The thing is–and this is where it gets good, so hold on just a bit longer–this teacher was tina-fey_2more than just a teacher to me. She was the first person in my life who made me feel like a person and not just a dippy kid. She interacted with me in a way that affirmed my hope that I was becoming an individual who could and should make things happen for myself. She asked thought-provoking questions even outside of class and about the trivial details of my life, questions that forced me to begin thinking critically about what I believed in and what was important to me. What’s more, her interest in me seemed genuine, even though she taught 3 or 4 different English classes every day to at least 100 other students.

There’s this quote by Maya Angelou that I keep seeing everywhere, and she says it much better than I ever could: “I’ve learned that people will forget what you said, people will forget what you did, but people will never forget how you made them feel.” I guess what I’m saying here is that all the research-proven teaching strategies in all the world don’t mean anything if there’s no heart behind them.

  • Highly recommended, probably required, and perhaps mandatory reading for all who have not, yet: Thank You, Mr. Falker by Patricia Polacco. For the rest of us? The Secret Remedy Book by Karein Cates, delightfully illustrated by Wendy Anderson Halperin. I hear that with a small modification in paradigm, I can learn how to be that “teacher heart” I’ve mentioned.
  • (Read them! If you’ve already read both, read them again! You can thank me later.)

Posted by Karen Rapier, a senior in Elementary Education at Utah Valley University, in Orem, UT

Can’t Help Falling…

£££-Blown-Up-House

The state of my house since school started

Beloved reader, it has been six weeks since I last posted. Six weeks! According to the Internet, that’s how long it took Charles Dickens to write A Christmas Carol. (If it’s on the Internet, you know it’s gotta be true.) I hear you asking me, “What’s the deal? Why has it taken so long to write a new post???” Well, I’ll give it to you straight. School started, and life blew up. Kaboom! (From the looks of my house right now, this might literally be true.)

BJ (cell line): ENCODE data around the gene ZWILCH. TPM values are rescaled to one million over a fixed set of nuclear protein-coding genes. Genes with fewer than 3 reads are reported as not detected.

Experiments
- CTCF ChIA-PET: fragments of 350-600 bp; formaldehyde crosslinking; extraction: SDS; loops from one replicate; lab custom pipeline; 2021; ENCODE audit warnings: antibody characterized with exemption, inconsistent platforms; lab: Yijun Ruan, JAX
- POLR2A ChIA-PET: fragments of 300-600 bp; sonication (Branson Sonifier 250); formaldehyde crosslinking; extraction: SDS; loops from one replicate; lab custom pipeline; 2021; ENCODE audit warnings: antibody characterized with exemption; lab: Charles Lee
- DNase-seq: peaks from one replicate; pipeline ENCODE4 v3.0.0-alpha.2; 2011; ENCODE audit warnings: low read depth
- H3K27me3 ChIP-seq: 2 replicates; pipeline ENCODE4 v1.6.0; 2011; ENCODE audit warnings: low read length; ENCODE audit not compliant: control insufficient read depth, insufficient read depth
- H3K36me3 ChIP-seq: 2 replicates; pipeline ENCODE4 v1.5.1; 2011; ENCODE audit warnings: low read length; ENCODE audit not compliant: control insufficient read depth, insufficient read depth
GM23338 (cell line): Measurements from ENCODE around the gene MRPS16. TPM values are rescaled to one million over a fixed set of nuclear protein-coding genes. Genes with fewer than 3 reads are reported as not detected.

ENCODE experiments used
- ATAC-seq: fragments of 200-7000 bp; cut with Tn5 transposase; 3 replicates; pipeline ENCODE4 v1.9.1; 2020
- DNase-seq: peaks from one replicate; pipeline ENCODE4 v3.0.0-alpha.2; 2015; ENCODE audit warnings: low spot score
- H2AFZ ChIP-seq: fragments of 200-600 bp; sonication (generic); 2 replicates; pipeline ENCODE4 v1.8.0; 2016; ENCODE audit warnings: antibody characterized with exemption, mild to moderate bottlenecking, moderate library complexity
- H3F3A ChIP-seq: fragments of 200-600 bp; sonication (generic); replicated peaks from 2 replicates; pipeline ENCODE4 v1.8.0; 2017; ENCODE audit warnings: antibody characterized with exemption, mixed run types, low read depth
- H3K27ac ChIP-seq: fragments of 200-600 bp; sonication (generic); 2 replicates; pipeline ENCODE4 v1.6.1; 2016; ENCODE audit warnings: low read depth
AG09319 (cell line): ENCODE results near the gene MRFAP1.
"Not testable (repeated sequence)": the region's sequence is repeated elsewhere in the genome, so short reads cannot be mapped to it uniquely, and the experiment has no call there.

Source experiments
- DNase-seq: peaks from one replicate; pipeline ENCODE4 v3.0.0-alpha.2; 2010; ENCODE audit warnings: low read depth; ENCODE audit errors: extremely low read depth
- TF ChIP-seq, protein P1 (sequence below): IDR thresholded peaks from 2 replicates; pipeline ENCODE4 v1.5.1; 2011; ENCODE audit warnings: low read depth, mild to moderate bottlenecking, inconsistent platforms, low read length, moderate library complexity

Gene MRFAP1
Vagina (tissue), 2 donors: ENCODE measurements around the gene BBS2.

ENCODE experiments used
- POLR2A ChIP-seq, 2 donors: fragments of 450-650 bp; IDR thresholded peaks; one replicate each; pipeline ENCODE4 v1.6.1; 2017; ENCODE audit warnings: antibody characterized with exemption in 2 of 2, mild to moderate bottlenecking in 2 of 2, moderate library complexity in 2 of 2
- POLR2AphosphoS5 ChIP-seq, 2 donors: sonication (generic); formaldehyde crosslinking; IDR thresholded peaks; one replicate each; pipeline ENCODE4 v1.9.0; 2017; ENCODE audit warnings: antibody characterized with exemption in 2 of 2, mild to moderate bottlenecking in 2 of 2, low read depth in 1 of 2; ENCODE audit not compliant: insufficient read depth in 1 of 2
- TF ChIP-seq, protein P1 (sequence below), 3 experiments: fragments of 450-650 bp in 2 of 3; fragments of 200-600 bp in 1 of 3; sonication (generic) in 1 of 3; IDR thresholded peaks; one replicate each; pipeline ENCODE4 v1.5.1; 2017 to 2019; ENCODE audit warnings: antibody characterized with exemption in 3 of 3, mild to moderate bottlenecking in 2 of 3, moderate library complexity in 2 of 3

So much has happened since early August. There are countless tales of triumph and woe I could tell. The most exciting thing to happen, however, is that Fall Foliage Watch 2014 has begun chez UVU Forum on Engaged Reading. That’s right–here at FTLOR Central we’re anxiously scanning the majestic mountains of Utah Valley for blips and pops of scarlet and ochre. Fall could happen any day!

goodbye august, hello september

I adore fall. It’s always been my favorite season. (Confession: This might have something to do with the fact that my birthday comes around this time of year.) I know springtime is a favorite for many, but for my money you can’t beat the crisp air, vibrant color, and dappled golden sunlight of late September and October.

For the full fall experience, one of the most beautiful places in all the world in mid October is Park City, Utah. I’m not a skier so I can’t comment on its beauty (or lack thereof) during the winter months, but the beauty of October in Park City and the surrounding area takes my breath away! The scrub oak turns shades of crimson, and the aspens shimmer with burnished gold.

October 6, 2013: Fall colors on Pinecone Ridge near Park City, Utah

October 6, 2013: Fall colors on Pinecone Ridge near Park City, Utah

alternative-health-care-choices-for-chronic-painAs luck would have it, there’s something wonderful happening in Park City toward the end of next month. That’s right, it’s the Fourth Annual Forum on Engaged Reading on October 23-24 at The Chateaux Resort in Deer Valley! On account of my connections with some Extremely Important People, I managed to get a sneak peek at the program, and as I read over it I began sweating bullets. Why? Well, based on what I read, each session is jam-packed with charismatic presenters and irresistible ideas. How will I possibly choose one presentation when I need to be at all of them?

hermione-granger-galleryUnless I stumble upon a Time-Turner over the next month and manage to split myself several ways a la Hermione Granger, I think the obvious strategy here is to divide and conquer. So who’s going? Let’s divvy up the schedule and draw straws. I’ve got dibs on Gene Nelson’s Books 4 Boys presentation!